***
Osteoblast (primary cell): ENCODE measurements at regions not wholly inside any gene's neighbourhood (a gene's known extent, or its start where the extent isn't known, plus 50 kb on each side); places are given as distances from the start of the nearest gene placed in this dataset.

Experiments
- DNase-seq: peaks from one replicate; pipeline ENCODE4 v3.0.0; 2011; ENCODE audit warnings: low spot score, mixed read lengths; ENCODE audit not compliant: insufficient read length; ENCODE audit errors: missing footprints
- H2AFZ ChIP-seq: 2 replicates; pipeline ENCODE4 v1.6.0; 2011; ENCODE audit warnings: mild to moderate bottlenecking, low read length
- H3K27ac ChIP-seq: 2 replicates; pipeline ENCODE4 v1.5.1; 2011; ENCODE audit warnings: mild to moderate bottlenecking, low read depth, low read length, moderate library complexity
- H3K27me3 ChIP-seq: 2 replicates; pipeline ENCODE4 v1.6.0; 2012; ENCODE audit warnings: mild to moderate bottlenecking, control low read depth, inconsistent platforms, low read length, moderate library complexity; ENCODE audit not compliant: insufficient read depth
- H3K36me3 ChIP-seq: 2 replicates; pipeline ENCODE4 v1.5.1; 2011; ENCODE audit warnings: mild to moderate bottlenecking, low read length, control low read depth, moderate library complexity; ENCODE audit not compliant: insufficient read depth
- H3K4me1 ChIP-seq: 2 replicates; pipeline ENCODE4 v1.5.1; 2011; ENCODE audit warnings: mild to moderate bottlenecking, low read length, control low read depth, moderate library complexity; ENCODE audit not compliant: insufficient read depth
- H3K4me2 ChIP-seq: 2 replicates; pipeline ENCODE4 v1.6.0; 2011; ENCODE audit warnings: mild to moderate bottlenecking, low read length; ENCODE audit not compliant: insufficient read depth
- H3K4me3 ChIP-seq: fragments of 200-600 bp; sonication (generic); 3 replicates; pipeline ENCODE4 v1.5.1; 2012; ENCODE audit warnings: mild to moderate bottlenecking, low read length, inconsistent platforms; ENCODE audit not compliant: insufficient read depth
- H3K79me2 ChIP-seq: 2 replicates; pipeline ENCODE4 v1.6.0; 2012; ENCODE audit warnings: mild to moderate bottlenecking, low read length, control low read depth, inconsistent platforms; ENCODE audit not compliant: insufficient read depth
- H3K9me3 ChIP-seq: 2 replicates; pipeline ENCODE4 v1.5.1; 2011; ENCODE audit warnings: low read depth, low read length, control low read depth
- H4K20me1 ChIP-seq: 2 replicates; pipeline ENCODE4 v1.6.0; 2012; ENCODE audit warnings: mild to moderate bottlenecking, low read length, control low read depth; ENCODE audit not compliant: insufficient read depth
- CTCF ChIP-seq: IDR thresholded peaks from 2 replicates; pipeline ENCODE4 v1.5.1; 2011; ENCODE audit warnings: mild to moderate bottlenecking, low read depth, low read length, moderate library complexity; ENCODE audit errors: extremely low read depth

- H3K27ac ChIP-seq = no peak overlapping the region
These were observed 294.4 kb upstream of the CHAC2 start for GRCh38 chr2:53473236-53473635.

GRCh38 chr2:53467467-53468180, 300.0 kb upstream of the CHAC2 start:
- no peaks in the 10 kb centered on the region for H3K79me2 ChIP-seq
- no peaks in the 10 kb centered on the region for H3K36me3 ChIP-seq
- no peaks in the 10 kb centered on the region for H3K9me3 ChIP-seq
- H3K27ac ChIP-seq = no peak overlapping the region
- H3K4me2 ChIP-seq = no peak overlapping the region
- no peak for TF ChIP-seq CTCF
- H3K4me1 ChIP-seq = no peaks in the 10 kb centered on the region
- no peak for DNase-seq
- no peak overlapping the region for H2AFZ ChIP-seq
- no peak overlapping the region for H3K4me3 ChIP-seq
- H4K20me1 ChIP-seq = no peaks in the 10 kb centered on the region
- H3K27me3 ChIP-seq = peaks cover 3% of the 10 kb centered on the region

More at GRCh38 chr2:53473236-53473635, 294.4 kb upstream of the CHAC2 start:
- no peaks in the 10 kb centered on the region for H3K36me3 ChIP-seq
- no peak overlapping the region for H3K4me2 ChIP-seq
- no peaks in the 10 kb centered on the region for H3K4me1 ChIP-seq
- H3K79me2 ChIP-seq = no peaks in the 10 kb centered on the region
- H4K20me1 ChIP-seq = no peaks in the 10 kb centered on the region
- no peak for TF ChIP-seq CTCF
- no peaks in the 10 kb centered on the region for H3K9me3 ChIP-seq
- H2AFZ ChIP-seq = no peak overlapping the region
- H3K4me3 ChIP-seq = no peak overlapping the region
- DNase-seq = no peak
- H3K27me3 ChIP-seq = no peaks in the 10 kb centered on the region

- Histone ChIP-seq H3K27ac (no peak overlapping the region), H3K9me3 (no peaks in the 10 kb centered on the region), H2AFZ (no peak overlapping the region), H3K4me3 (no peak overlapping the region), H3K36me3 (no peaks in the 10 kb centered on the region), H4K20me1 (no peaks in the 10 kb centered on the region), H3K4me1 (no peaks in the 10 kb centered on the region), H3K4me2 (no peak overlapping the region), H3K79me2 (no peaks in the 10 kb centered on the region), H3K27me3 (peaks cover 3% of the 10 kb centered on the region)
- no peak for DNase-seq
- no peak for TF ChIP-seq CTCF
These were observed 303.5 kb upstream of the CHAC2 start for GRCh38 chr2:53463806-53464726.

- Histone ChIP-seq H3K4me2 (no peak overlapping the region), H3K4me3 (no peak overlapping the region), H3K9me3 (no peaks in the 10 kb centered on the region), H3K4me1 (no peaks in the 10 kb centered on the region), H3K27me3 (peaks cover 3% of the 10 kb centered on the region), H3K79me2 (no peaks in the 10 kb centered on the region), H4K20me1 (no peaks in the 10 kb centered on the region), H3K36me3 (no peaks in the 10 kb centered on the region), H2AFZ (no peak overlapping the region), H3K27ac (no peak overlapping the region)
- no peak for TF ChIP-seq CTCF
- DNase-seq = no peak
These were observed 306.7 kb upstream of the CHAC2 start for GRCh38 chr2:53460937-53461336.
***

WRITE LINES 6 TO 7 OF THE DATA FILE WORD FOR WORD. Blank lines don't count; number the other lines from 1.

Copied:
- H3K27me3 ChIP-seq: 2 replicates; pipeline ENCODE4 v1.6.0; 2012; ENCODE audit warnings: mild to moderate bottlenecking, control low read depth, inconsistent platforms, low read length, moderate library complexity; ENCODE audit not compliant: insufficient read depth
- H3K36me3 ChIP-seq: 2 replicates; pipeline ENCODE4 v1.5.1; 2011; ENCODE audit warnings: mild to moderate bottlenecking, low read length, control low read depth, moderate library complexity; ENCODE audit not compliant: insufficient read depth